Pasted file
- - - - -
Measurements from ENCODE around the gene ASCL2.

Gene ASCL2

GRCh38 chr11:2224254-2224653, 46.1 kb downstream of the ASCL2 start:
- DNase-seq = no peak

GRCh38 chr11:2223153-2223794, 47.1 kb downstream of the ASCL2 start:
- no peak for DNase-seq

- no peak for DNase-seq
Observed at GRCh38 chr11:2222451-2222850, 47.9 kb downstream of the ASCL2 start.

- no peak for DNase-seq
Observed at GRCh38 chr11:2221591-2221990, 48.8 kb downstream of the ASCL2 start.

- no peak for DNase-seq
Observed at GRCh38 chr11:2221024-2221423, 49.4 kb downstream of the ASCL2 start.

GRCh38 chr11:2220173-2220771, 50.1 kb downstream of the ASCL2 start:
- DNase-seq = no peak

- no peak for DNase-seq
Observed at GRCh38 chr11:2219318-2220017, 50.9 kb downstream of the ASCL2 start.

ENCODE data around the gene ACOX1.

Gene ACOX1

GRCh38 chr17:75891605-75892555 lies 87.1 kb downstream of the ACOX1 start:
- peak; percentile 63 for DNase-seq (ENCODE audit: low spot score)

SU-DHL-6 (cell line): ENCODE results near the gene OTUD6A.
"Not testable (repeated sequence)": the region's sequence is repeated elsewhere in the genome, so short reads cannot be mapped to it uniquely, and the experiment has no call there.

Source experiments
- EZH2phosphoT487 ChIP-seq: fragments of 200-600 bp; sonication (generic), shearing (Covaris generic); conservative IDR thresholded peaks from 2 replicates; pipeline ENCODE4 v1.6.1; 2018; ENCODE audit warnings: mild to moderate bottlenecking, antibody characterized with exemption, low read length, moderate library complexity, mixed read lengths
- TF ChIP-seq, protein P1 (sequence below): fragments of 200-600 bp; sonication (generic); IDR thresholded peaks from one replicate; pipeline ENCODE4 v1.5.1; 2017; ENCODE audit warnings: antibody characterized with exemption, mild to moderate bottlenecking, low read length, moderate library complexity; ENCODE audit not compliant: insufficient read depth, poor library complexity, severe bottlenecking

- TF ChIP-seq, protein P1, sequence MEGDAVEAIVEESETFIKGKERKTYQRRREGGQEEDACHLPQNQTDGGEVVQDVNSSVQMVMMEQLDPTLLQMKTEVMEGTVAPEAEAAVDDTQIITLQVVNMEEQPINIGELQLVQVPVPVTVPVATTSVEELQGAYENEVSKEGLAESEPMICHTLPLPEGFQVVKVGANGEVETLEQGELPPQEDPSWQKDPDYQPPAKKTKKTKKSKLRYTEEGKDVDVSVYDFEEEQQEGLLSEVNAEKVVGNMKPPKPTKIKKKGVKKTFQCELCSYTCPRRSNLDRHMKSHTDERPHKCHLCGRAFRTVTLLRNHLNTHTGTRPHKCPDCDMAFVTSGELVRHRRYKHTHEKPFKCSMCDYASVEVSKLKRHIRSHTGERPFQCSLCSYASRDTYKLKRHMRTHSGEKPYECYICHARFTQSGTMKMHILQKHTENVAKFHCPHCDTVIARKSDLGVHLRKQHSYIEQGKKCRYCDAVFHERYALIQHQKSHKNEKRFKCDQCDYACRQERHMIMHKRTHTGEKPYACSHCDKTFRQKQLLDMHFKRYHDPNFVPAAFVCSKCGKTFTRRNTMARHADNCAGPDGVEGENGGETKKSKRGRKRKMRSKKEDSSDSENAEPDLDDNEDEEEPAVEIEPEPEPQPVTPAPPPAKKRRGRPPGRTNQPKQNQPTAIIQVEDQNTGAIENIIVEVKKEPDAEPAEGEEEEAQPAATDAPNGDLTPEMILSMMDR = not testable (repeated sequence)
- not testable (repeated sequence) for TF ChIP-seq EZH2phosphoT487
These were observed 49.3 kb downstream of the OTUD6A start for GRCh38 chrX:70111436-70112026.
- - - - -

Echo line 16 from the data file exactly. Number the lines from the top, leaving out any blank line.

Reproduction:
Observed at GRCh38 chr11:2219318-2220017, 50.9 kb downstream of the ASCL2 start.